• Water features
    If there are any water features, an explanation must be given as to how children will be kept safe from drowning. Covers are required for ponds, pools and other large containers of water.

  • Large items are secured
    Outdoor items such as trampolines must be secured to the ground, to ensure that they don’t topple on the child/ren and/or move in high winds. Tall indoor items such as shelves or tall sideboards should be secured to prevent toppling on the child/ren.

  • Secure boundaries outside the home
    If young children play outside the home, there must be secure boundaries to ensure that they do not go missing and others cannot enter the grounds without consent. Open gates between neighbours must be locked, unless the neighbours are assessed as backup carers.

  • Home inspections
    The foster home is inspected at least annually, without appointment, by the fostering service to make sure that it continues to meet the needs of foster children.

  • Health and safety in workplaces and other settings
    Foster carers have a responsibility to ensure that children are not left in other spaces with evident health and safety breaches.If the foster carer has any concerns about health and safety in any setting, the child must be removed and the child’s social worker and the foster carer’s supervising social worker notified.

  • Any other hazards
    If the social worker or foster carer are aware of any other hazards, this must be disclosed and recorded here. If the resident has specific needs, this should also be discussed here. 

Fire safety

  • Fire extinguishers
    Every fostering home should have a fire extinguisher in the kitchen. The fire extinguisher(s) should be suitable for oil and/or gas (for homes that use gas) fires.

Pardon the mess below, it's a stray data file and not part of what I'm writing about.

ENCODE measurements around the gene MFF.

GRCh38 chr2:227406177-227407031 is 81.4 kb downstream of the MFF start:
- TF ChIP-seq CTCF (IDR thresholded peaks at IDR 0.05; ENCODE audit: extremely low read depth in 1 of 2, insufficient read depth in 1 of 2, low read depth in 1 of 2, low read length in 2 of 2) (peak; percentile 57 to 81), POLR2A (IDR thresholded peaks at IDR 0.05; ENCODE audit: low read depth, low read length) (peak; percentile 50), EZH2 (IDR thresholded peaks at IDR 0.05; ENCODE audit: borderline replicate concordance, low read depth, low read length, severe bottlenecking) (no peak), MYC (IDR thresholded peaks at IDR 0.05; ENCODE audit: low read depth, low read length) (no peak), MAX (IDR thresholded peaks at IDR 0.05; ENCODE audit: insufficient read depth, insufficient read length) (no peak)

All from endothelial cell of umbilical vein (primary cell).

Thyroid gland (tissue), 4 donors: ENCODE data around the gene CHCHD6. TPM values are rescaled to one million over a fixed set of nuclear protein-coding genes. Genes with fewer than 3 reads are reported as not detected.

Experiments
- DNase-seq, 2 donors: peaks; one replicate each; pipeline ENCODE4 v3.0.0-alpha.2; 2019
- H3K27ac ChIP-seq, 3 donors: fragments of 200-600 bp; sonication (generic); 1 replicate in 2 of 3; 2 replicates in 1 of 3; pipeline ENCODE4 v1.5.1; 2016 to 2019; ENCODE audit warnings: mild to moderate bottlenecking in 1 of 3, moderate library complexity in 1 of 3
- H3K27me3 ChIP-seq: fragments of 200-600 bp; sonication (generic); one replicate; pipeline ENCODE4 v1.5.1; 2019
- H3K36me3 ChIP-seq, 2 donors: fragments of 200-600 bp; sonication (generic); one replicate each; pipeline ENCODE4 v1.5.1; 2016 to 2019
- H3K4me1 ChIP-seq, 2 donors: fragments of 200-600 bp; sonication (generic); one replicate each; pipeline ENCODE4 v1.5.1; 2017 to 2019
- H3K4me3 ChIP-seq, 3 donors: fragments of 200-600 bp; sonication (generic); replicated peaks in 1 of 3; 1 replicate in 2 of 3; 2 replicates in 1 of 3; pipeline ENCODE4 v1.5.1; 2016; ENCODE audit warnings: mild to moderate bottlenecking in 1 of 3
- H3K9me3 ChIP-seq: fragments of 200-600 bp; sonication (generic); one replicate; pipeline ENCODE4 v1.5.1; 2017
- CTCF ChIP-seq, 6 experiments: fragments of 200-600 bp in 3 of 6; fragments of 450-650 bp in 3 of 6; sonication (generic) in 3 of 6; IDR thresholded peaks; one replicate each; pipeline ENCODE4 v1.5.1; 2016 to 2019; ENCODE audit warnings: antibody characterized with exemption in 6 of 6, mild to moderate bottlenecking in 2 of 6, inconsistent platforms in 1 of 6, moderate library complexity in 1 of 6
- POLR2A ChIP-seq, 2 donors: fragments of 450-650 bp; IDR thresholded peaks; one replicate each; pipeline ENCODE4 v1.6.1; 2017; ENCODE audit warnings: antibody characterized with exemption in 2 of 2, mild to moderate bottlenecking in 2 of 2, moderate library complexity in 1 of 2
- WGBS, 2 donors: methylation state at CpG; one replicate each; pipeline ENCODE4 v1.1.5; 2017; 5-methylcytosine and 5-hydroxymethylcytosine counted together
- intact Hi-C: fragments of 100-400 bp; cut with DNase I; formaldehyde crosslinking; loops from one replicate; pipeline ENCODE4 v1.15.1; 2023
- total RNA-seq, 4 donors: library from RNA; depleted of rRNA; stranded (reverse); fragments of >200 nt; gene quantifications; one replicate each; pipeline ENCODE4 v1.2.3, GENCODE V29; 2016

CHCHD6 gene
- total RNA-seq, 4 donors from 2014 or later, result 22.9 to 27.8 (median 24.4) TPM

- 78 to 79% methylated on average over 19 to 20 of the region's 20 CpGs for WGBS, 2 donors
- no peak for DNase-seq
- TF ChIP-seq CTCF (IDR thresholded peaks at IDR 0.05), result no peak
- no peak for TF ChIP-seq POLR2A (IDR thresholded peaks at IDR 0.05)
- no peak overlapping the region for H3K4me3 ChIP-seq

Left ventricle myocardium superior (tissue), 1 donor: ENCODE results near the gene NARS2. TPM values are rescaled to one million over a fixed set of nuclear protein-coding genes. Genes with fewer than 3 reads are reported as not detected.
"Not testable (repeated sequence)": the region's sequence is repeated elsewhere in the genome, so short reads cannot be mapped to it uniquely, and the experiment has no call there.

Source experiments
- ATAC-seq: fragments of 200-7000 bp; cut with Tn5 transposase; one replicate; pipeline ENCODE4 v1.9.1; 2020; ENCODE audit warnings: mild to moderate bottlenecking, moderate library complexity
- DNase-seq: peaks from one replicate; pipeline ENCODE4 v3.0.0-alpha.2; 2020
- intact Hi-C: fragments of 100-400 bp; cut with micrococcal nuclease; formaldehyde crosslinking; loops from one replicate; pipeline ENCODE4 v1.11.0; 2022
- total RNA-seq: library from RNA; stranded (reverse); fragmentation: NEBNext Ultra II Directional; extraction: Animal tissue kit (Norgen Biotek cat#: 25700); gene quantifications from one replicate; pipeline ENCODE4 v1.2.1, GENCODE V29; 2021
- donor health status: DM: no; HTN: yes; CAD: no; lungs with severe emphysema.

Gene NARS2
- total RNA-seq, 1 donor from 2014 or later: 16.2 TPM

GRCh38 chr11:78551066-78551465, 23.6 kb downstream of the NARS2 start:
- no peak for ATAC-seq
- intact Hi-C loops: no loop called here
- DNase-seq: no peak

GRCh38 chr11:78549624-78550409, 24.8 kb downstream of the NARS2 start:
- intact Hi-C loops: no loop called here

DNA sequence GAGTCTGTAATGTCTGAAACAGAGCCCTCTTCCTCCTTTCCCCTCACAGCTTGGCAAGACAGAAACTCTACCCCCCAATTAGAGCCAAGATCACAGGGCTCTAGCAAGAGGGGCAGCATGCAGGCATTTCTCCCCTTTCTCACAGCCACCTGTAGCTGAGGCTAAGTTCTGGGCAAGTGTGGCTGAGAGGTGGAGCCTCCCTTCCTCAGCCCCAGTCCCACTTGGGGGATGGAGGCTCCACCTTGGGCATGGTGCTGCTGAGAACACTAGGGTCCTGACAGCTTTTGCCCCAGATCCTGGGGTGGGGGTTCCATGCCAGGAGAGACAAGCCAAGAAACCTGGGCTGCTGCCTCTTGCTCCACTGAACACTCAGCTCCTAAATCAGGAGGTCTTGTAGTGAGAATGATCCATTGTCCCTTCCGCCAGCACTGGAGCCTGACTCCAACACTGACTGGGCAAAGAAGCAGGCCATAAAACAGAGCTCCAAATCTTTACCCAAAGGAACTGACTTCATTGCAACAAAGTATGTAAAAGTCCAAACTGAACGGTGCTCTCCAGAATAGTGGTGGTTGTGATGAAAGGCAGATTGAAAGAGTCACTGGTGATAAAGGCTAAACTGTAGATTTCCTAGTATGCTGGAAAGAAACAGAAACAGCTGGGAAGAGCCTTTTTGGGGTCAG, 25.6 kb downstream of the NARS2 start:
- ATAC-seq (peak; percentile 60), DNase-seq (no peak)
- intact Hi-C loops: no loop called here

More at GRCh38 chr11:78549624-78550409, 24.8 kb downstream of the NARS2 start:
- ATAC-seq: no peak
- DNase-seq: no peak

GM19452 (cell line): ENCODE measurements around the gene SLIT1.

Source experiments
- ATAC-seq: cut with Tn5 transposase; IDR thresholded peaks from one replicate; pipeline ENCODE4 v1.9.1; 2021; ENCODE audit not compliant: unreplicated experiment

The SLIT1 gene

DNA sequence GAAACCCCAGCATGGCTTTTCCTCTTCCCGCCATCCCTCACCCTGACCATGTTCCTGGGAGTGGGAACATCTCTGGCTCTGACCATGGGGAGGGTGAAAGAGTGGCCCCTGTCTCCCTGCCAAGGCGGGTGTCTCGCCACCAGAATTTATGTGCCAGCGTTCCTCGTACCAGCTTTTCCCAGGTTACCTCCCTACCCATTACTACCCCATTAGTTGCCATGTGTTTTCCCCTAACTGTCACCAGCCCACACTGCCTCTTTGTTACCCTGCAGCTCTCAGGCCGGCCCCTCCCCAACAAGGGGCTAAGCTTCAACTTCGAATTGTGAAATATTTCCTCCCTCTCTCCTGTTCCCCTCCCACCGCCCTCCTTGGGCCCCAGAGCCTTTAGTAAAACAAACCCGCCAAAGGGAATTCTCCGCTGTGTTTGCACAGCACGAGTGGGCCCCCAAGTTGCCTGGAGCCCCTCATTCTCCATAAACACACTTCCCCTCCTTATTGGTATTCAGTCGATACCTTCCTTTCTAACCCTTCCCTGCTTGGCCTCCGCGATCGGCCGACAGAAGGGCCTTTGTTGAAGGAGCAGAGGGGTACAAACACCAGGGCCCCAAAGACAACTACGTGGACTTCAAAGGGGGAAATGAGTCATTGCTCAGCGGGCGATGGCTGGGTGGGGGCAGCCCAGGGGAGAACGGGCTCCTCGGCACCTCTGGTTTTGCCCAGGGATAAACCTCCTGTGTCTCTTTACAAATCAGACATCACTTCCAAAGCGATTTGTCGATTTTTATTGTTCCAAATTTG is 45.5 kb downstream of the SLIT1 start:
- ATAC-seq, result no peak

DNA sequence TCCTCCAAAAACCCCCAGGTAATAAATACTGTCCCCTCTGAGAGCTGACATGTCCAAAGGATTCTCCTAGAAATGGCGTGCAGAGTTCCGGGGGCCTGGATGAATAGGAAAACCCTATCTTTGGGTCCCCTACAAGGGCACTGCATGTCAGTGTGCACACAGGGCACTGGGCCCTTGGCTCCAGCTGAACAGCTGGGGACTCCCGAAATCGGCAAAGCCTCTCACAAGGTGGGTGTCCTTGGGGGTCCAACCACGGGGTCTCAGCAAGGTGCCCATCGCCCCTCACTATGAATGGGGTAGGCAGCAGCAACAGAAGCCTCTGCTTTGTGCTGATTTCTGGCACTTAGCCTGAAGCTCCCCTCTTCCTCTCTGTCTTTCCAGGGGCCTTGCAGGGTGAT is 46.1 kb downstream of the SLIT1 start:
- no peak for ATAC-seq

• Fire alarms
    There should be at least one fire alarm on each floor (ideally, they would be connected). Fire alarms should be tested weekly.

  • Fire guards
    There should be fire guards covering any fireplaces and exposed heating.

Family pets

One assessment is to be carried out for each pet in the home, except for animals such as fish and hamsters. Pictures of the pets are to be included in the family profile.

  • Dangerous dogs or species
    In the UK, it’s against the law to own ‘dangerous dogs’ (Pit Bull Terrier, Japanese Tosa, Dogo Argentino, or Fila Brasileiro). If applicants own any of these types of dog, they will be refused to foster, and police and social care will be notified about the ownership.

  • 3 or more dogs
    A household with 3 or more dogs will require a specialist pet assessment so that the dynamics between the dogs can be assessed.

  • Behaviour in general
    The general behaviour of the pet(s) is to be described, including the development of their personality over time and in different situations. There should be consideration of how the pet would respond to residents of different ages, different behaviour and different needs.